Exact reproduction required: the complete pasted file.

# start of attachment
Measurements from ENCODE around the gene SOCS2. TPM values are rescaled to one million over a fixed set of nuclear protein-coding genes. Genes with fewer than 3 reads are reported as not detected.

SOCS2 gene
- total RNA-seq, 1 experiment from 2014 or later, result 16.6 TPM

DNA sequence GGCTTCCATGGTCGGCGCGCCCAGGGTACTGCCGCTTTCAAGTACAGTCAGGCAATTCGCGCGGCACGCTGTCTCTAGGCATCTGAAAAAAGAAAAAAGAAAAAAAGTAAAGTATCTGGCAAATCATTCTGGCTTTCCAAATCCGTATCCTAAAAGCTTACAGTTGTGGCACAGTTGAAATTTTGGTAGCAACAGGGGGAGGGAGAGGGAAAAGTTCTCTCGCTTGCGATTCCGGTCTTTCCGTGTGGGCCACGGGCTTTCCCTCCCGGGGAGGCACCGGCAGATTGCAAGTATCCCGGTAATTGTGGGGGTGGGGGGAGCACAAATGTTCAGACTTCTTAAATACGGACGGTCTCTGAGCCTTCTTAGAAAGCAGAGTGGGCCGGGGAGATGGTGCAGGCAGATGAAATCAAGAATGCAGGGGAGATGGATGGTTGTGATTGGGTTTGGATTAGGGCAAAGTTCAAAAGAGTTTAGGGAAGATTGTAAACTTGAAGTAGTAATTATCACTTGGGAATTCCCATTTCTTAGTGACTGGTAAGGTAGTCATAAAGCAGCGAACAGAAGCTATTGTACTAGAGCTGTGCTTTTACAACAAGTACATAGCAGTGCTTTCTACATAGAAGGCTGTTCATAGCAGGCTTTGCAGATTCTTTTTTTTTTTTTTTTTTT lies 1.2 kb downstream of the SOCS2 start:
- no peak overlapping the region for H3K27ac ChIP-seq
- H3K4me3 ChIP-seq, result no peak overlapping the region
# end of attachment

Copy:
Measurements from ENCODE around the gene SOCS2. TPM values are rescaled to one million over a fixed set of nuclear protein-coding genes. Genes with fewer than 3 reads are reported as not detected.

SOCS2 gene
- total RNA-seq, 1 experiment from 2014 or later, result 16.6 TPM

DNA sequence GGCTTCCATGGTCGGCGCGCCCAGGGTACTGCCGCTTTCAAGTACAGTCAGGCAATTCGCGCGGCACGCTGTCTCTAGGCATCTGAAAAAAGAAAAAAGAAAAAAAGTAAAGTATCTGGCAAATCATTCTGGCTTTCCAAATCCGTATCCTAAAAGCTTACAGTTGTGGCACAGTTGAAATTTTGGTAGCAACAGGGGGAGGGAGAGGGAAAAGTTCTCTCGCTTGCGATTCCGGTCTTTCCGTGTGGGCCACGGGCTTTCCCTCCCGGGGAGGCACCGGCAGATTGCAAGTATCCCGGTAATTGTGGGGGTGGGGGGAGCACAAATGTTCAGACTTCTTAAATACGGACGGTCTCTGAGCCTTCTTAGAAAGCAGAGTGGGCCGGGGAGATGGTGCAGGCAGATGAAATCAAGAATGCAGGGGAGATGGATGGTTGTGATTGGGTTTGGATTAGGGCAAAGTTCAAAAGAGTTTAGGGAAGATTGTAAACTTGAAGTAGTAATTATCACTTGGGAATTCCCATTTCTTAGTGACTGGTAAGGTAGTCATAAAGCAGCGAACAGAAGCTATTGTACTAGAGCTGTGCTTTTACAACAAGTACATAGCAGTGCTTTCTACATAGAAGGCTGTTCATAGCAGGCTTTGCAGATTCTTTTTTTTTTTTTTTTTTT lies 1.2 kb downstream of the SOCS2 start:
- no peak overlapping the region for H3K27ac ChIP-seq
- H3K4me3 ChIP-seq, result no peak overlapping the region